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Old 01-01-2008, 03:35 PM   #1
LinuxMacWannabe
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Registered: Nov 2007
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Wireless card: how to know which it is and how to get it to work


Still, I am quite new to Linux and am running Fedora 8 on a notebook meant for Windows.
Thus, as predicted by the experts, I have issues with the wireless.
The WiFi Radar detects networks in my area, but I can not get into any I should be able to get into. The computer sits there a while 'Acquiring IP address', then saying 'could not get IP address'. No internet.
I do not even know how to get my computer to tell me which wireless card is in there. I guess it's one not yet well supported in Linux.

Questions:

1) How do I get the info of what hardware is in my notebook from my notebook?
2) Once I know what wireless card I have, how do I get it to work properly?

Thank you for any help!

P.S.:
Hardware: Dell Inspiron 1501
Software: Fedora 8, Gnome, WiFiRadar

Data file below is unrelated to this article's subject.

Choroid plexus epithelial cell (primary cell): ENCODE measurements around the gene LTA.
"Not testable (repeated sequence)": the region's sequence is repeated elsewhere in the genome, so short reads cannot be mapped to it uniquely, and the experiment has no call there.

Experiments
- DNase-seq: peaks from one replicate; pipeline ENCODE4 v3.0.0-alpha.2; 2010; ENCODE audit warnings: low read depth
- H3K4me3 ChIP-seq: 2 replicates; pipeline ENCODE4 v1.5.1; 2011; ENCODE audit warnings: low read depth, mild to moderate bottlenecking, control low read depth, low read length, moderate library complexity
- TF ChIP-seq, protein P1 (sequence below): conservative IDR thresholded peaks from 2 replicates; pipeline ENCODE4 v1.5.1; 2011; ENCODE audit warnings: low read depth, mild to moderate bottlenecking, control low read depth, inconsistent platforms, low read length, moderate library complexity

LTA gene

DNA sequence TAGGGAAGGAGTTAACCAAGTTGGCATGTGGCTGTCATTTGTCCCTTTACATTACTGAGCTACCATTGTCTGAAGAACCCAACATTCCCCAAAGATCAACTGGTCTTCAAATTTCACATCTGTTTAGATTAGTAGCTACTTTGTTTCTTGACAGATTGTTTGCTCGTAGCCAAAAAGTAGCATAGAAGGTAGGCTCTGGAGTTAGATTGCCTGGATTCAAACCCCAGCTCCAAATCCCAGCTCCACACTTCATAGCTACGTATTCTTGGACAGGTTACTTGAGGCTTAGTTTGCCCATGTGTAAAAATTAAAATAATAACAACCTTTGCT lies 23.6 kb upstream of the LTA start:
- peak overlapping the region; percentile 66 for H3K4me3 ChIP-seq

User: Linux beginner (i.e. Please do not assume I know 'obvious' steps.)

Last edited by LinuxMacWannabe; 01-01-2008 at 03:39 PM. Reason: question should have been in wireless networking thread
 
Old 01-01-2008, 03:55 PM   #2
pusrob
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Registered: Jan 2006
Distribution: Gentoo
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A good method to know which card is the wifi card is the following:
In a terminal type this (run in root mode):
Code:
hwinfo --network
Here you can identify the card by the MAC address, or you can look at the "driver" section. From the driver name you can guess which one is which.
hwinfo is a good tool anyway, since it can provide very much info about your hardware. To know what else you can look up type this:
Code:
hwinfo --help
If hwinfo as a command is not recognised by your system, you need to install this package through your package manager.

Now, about bringing up your network.
You told, that you can detect wireless networks. It is good, because it means, that your card is working with linux.
You also told, that you don't get IP address. This means, that you need to configure your wireless network first.
You can do this in many ways, like configuring manually wpa_supplicant.conf or a more simple way, use a gui to do this, like knetworkmanager. If you don't have it installed, install it with your package manager. Don't worry, it is available for fedora 8, i checked it (here).
Using knetworkmanager is easy, you will know what to do.
Notice: you must know the SSID, passphrase, etc. of the access point to get your network working.
Good luck.

Last edited by pusrob; 01-01-2008 at 03:56 PM.
 
  


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